Those guys are certainly smart and Apple needs to have people like that on the payroll. But the average fellow in Kansas with a subscription to develop who has adopted Apple as his computing beacon is mocked by such articles and to no real good end. The Puzzle Page is wasted on all but the most inner circle of monks in the Apple sanctum sanctorum.
-- Lance Drake

Your letter was surprising, since we get a lot of good feedback on the Puzzle Page. The puzzle format is just for fun (heh heh). The idea is that you learn something from the debugging techniques. Probably no one ever scores above 0, but that's not really the point. If you haven't already, you might want to take a look at the two letters in Issue 20 on the subject of the Puzzle Page.

Humor is a tricky thing: what some people find hilarious, others find repugnant. I'm sorry the Puzzle Page doesn't work for you. I certainly don't want any of our readers to feel mocked; maybe our publishing this letter will stimulate some dialog on this.

Regarding your specific comment about AppleScript: we couldn't agree more. We hope you'll be pleased with our new regular column, According to Script.

By the way, Apple does indeed need smart people like KON & BAL on the payroll, but they don't work for Apple anymore.

Thanks for writing.
-- Caroline Rose

UNTIDY CODE (GIVE US A BREAK)
Greg Anderson's article in Issue 20 of develop , in the listing on page 67, gave me a probably unintentional insight into the deeper workings of Apple code. Apparently, constructions like this

while (true) {
    do something
    if (somethingelse) break;
}
are acceptable at Apple nowadays. Surely there must be a better, less sloppy and lazy way to do this. (Please don't ask me what's wrong with it; that would force me to go and buy Windoze machines next.)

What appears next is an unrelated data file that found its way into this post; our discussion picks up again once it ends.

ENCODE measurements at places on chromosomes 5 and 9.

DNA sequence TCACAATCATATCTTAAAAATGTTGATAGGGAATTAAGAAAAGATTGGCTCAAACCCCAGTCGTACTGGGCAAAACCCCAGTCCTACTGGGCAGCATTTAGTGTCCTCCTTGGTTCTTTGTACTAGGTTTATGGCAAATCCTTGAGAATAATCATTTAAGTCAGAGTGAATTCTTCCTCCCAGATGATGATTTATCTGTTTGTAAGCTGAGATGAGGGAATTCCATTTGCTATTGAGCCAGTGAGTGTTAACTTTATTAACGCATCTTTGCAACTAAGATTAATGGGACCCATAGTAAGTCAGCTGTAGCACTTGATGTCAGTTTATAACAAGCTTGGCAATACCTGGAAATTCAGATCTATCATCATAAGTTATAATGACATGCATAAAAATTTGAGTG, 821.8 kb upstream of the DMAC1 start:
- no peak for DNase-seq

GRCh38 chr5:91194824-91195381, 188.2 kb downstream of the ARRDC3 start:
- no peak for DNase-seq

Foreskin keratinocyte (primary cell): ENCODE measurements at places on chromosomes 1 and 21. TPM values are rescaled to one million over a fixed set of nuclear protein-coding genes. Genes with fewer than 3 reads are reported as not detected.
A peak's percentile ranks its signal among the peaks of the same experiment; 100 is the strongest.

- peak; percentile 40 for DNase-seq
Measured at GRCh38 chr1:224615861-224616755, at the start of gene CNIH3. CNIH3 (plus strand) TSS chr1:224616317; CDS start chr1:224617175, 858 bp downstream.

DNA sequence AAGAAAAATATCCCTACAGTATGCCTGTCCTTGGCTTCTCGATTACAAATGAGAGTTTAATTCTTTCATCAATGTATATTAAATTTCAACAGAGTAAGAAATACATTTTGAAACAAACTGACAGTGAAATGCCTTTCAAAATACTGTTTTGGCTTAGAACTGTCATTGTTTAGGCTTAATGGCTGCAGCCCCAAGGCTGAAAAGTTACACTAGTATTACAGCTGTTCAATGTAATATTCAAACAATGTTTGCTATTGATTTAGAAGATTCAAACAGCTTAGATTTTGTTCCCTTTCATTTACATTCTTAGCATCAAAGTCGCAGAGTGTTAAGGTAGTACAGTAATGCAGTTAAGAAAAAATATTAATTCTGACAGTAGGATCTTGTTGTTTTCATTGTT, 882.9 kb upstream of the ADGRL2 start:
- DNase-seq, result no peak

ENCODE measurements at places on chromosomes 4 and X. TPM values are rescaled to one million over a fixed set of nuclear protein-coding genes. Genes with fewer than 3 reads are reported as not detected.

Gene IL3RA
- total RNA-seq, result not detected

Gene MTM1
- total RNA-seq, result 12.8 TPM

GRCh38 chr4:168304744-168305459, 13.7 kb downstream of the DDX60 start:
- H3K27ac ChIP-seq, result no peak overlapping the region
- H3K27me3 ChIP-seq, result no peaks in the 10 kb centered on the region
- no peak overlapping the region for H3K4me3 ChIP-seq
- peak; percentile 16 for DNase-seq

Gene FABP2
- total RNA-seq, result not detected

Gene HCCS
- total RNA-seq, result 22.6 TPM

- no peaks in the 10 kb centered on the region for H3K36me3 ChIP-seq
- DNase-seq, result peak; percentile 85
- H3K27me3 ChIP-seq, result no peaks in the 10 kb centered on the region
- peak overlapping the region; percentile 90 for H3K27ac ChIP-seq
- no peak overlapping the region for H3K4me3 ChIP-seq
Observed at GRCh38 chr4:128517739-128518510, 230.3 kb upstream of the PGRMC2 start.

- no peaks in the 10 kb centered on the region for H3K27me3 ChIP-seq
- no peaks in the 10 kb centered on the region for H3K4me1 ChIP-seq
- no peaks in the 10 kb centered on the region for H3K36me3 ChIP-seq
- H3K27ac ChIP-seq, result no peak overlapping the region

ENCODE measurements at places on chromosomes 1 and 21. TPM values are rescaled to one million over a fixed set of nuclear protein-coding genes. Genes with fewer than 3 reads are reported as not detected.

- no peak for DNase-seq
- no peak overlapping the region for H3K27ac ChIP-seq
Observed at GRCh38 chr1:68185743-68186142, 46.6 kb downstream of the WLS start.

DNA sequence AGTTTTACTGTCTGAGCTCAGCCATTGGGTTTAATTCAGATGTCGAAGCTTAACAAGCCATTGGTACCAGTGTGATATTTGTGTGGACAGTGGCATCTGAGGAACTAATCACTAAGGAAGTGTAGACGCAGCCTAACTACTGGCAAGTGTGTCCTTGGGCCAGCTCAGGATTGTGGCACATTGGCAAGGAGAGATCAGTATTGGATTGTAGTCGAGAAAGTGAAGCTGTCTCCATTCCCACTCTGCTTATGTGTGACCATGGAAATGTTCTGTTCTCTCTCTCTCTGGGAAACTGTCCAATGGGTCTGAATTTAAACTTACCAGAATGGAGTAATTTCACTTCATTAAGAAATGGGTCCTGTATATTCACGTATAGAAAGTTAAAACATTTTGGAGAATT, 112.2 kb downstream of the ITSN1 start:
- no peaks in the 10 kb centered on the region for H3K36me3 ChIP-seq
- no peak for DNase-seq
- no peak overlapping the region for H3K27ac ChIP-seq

-- Joost Carpay

You're right; the use of a break statement in conjunction with while (true) is generally considered poor style. Good style would be:

condition = true;
while (condition)
    condition = DoSomething();

While code that appears in develop should of course use good style, the develop staff tells me that they are loath to enforce particular rules; they can, however, make suggestions, and will keep an eye out for this construct in the future. Apple's guidelines for software development recommend against using breaks inside loops and also against using do/while in place of a simple while loop.

The ultimate metric used to judge code should be the clarity of the intent of the algorithm in question. Using good and consistent style certainly improves the readability of code, but I would hope that small infractions of style would be forgiven if the intent of the code remains clear. Code quality is important to Apple, and we're always working at improving the process used to produce system software.
-- Greg Anderson

WHAT DO YOU THINK OF THE PUZZLE PAGE or the rest of develop , for that matter? We welcome timely letters to the editors, especially regarding articles published in develop . Letters should be addressed to Caroline Rose -- or, if technical develop -related questions, to Dave Johnson -- at AppleLink CROSE or JOHNSON.DK. Or you can write to Caroline or Dave at Apple Computer, Inc., 1 Infinite Loop, M/S 303-4DP, Cupertino, CA 95014. All letters should include your name and company name as well as your address and phone number. Letters may be excerpted or edited for clarity (or to make them say what we wish they did). *